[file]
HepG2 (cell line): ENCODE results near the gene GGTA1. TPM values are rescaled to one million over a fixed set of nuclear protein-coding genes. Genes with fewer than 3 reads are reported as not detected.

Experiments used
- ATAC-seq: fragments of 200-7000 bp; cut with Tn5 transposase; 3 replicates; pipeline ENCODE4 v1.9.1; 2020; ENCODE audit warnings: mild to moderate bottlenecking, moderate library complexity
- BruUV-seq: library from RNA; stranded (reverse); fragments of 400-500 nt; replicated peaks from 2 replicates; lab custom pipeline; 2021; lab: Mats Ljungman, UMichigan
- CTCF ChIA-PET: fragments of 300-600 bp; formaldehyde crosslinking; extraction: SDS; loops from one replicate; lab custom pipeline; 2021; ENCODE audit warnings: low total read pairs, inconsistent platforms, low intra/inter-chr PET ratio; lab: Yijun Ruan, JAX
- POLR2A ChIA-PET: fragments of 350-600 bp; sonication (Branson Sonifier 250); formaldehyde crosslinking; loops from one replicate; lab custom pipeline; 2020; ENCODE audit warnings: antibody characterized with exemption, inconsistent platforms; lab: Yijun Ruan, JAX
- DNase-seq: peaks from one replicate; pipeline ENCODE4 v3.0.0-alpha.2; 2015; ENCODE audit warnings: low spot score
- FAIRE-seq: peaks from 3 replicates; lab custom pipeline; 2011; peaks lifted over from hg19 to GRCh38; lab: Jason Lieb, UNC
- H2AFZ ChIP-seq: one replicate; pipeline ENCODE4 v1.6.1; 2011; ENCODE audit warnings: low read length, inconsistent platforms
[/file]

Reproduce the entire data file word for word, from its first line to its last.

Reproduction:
HepG2 (cell line): ENCODE results near the gene GGTA1. TPM values are rescaled to one million over a fixed set of nuclear protein-coding genes. Genes with fewer than 3 reads are reported as not detected.

Experiments used
- ATAC-seq: fragments of 200-7000 bp; cut with Tn5 transposase; 3 replicates; pipeline ENCODE4 v1.9.1; 2020; ENCODE audit warnings: mild to moderate bottlenecking, moderate library complexity
- BruUV-seq: library from RNA; stranded (reverse); fragments of 400-500 nt; replicated peaks from 2 replicates; lab custom pipeline; 2021; lab: Mats Ljungman, UMichigan
- CTCF ChIA-PET: fragments of 300-600 bp; formaldehyde crosslinking; extraction: SDS; loops from one replicate; lab custom pipeline; 2021; ENCODE audit warnings: low total read pairs, inconsistent platforms, low intra/inter-chr PET ratio; lab: Yijun Ruan, JAX
- POLR2A ChIA-PET: fragments of 350-600 bp; sonication (Branson Sonifier 250); formaldehyde crosslinking; loops from one replicate; lab custom pipeline; 2020; ENCODE audit warnings: antibody characterized with exemption, inconsistent platforms; lab: Yijun Ruan, JAX
- DNase-seq: peaks from one replicate; pipeline ENCODE4 v3.0.0-alpha.2; 2015; ENCODE audit warnings: low spot score
- FAIRE-seq: peaks from 3 replicates; lab custom pipeline; 2011; peaks lifted over from hg19 to GRCh38; lab: Jason Lieb, UNC
- H2AFZ ChIP-seq: one replicate; pipeline ENCODE4 v1.6.1; 2011; ENCODE audit warnings: low read length, inconsistent platforms